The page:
Japan's SoftBank Group has logged an eight-fold jump in net profit in the six months to September thanks to strong returns from its investment funds. 
               
Net profit rose to 840 billion yen ($7.4 billion) from 103 billion yen during the same time last year, the Japanese mobile giant and IT investor said. 
               
The rise was largely driven by gains of 649 billion yen from the SoftBank Vision Fund, which compared to 194 billion yen in the previous period. 

Under tycoon CEO Masayoshi Son, SoftBank, which started as a software firm, has increasingly been seen as an investment firm, ploughing funds into a broad range of companies and projects outside its core business. 

In recent years, it has completed deals with the likes of French robotics firm Aldebaran and Chinese e-commerce giant Alibaba.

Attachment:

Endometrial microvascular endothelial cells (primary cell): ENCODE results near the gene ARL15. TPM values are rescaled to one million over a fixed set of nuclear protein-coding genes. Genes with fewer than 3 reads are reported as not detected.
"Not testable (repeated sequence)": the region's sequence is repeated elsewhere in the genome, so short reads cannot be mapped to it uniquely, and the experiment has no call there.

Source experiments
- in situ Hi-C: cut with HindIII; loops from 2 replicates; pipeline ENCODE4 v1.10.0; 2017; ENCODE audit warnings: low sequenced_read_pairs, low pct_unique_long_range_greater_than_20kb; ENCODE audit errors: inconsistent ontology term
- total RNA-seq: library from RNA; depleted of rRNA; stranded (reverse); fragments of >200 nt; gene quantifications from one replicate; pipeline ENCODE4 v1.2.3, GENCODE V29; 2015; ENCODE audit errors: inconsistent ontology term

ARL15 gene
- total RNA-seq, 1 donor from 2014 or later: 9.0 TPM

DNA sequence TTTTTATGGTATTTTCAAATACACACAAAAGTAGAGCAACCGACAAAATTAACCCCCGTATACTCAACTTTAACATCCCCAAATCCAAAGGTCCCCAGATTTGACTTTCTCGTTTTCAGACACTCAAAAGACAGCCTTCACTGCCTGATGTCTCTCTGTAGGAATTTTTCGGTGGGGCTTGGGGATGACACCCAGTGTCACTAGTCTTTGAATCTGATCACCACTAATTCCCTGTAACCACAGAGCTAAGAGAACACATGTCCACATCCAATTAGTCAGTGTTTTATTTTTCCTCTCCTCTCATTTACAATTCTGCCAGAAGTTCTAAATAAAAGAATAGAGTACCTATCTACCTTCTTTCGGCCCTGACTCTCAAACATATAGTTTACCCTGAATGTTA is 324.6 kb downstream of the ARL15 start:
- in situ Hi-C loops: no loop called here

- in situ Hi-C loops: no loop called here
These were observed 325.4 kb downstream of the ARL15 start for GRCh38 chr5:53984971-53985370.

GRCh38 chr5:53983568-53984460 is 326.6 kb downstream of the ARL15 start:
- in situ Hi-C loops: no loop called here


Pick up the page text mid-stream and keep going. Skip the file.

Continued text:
Nearly half of the money in the SoftBank Vision Fund comes from Saudi Arabia and there has been a pledge of another $45 billion this year. 

That gives the Saudis at least an indirect role in some of the hottest companies in the tech sector, including Uber, Slack, WeWork and Nvidia. 

But Son was missing from a high-profile Saudi investment forum last month along with dozens of global business titans amid concerns that journalist Jamal Khashoggi may have been killed in the Saudi consulate in Turkey. 

The company's ties with the Middle Eastern kingdom have been put into sharp relief with the Khashoggi scandal, and SoftBank shares dropped sharply when the news broke. 
               
SoftBank has also made high-profile investments in the autonomous vehicles sector, announcing last month a tie-up with car giant Toyota for "new mobility services" such as meal deliveries. 

Earlier this year, General Motors said the Japanese firm was investing $2.25 billion in GM's autonomous car programme in exchange for a stake in the venture.